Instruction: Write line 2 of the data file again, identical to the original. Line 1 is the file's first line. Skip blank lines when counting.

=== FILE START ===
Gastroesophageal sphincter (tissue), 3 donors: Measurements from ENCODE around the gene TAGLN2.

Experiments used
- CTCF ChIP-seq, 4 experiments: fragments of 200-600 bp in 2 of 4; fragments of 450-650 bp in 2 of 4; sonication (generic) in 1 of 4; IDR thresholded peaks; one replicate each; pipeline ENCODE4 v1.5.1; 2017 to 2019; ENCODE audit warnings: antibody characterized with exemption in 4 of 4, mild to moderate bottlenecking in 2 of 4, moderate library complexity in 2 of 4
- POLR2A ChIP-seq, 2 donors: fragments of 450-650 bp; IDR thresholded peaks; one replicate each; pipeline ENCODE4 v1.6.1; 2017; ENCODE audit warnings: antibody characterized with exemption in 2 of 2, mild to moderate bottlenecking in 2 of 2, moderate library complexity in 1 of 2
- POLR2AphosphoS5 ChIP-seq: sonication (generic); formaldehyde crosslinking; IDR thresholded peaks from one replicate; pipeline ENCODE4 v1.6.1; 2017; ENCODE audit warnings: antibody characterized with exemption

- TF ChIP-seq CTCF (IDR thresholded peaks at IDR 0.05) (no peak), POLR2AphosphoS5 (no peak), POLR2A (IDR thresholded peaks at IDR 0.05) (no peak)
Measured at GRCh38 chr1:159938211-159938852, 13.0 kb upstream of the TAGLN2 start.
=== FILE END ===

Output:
Experiments used